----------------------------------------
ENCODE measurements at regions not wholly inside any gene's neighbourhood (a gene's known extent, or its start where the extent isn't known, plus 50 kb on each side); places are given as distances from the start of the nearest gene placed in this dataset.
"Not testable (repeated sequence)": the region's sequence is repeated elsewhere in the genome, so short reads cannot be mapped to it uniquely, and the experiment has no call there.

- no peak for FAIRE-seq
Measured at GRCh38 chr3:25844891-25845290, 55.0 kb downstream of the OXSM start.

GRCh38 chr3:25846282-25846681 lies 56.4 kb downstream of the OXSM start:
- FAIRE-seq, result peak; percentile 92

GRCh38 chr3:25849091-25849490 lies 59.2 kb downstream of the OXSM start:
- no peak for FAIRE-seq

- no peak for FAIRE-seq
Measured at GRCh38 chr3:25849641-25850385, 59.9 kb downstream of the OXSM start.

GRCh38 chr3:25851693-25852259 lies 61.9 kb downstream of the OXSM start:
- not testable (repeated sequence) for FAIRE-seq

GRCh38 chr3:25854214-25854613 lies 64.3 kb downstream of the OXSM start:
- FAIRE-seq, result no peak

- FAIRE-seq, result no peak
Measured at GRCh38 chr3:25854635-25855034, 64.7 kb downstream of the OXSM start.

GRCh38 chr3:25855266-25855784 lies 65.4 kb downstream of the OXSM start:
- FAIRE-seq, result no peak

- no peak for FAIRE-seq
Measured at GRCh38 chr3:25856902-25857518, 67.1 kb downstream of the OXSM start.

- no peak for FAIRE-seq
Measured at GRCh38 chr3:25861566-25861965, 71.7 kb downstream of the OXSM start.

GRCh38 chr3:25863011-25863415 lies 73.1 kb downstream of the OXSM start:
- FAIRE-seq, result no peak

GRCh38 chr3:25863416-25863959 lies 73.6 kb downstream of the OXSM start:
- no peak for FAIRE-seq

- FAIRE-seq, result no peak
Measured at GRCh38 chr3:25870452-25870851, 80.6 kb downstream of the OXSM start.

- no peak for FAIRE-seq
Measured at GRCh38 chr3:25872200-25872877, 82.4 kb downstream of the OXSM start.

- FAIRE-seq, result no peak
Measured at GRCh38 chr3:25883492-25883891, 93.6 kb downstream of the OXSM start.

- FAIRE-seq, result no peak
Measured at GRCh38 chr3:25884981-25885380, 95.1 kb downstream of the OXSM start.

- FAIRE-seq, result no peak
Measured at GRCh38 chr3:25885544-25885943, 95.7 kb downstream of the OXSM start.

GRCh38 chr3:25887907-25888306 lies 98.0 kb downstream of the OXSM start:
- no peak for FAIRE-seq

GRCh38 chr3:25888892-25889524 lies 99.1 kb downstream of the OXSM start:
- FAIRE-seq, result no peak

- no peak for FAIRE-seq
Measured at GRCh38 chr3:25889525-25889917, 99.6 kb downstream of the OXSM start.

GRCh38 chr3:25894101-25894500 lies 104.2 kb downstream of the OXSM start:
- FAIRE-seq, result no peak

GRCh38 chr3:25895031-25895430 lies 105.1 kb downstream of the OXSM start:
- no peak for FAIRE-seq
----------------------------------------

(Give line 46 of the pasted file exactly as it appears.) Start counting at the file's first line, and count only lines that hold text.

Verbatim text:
- no peak for FAIRE-seq